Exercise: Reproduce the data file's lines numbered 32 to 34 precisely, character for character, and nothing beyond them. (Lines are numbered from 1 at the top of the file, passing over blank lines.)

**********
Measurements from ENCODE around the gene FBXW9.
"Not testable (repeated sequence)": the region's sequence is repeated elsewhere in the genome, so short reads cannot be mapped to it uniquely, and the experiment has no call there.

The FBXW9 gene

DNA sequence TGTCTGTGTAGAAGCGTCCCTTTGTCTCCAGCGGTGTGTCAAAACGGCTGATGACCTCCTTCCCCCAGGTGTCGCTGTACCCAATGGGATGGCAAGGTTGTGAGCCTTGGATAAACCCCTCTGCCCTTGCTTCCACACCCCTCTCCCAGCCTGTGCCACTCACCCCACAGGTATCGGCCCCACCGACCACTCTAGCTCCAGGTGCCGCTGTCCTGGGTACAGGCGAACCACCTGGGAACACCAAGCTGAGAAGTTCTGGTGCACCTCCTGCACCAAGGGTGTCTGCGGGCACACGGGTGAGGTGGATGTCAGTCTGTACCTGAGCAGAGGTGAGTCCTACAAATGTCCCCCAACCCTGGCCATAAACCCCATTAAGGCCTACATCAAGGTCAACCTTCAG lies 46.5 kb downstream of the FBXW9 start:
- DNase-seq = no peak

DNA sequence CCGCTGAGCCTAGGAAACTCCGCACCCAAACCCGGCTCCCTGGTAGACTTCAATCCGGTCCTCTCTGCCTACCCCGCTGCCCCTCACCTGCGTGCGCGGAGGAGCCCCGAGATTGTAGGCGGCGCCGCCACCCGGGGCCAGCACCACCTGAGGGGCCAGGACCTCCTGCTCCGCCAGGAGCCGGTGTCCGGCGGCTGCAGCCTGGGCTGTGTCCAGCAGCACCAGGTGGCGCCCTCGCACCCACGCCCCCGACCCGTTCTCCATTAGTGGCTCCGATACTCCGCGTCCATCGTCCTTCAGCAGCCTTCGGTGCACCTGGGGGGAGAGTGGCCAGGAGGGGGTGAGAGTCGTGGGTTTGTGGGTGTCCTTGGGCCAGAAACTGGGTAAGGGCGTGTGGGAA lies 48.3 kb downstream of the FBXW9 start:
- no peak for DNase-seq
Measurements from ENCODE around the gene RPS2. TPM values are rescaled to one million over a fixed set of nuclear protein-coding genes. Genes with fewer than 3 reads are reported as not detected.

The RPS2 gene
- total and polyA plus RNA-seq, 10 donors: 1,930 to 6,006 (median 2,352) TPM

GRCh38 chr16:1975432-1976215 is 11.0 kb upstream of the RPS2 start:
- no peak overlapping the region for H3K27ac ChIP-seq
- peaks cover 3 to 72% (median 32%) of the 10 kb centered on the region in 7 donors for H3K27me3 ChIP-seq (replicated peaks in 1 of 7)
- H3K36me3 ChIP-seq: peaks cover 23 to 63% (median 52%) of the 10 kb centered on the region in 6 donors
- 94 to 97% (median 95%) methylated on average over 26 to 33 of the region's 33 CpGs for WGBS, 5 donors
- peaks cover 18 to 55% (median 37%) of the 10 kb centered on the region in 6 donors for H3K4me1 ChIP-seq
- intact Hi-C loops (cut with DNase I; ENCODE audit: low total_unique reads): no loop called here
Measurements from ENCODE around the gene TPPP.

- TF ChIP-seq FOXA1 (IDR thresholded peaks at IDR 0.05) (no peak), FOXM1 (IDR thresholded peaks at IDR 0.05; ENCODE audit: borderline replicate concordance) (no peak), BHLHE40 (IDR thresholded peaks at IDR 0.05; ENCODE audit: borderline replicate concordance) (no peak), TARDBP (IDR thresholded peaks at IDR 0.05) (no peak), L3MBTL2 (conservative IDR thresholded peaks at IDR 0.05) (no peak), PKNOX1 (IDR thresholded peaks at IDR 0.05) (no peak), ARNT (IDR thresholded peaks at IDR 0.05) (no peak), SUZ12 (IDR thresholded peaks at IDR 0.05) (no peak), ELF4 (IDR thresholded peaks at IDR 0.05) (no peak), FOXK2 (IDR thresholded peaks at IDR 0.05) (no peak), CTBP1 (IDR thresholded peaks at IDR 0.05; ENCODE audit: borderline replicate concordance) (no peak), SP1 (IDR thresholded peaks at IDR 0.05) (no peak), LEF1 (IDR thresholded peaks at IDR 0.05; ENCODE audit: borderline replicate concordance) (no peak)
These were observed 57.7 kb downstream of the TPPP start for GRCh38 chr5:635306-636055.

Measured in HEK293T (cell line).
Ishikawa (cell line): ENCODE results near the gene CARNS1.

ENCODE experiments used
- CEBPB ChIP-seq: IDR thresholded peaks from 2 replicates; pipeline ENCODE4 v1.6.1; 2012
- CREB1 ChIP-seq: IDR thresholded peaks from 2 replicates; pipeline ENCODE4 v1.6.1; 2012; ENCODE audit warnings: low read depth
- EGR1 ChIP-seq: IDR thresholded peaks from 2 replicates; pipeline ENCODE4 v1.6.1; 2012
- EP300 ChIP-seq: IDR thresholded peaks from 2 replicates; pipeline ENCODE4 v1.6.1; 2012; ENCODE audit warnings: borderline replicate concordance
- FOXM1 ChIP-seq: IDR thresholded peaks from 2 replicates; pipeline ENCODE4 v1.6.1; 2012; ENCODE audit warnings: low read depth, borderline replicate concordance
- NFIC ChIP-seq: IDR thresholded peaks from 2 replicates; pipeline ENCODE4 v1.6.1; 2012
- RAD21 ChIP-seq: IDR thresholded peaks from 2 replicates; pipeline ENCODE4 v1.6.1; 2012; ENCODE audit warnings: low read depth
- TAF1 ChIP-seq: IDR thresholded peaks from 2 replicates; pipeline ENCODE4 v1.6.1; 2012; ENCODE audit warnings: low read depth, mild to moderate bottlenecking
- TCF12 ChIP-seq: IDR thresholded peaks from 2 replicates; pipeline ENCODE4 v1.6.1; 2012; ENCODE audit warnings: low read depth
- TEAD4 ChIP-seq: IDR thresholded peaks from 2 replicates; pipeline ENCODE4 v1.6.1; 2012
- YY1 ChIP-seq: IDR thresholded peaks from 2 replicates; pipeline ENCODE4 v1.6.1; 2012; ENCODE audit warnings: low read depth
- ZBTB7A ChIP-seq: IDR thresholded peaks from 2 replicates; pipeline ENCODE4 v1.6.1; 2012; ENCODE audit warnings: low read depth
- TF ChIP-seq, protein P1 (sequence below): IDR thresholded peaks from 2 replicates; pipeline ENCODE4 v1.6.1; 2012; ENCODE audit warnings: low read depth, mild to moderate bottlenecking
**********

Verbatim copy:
- TCF12 ChIP-seq: IDR thresholded peaks from 2 replicates; pipeline ENCODE4 v1.6.1; 2012; ENCODE audit warnings: low read depth
- TEAD4 ChIP-seq: IDR thresholded peaks from 2 replicates; pipeline ENCODE4 v1.6.1; 2012
- YY1 ChIP-seq: IDR thresholded peaks from 2 replicates; pipeline ENCODE4 v1.6.1; 2012; ENCODE audit warnings: low read depth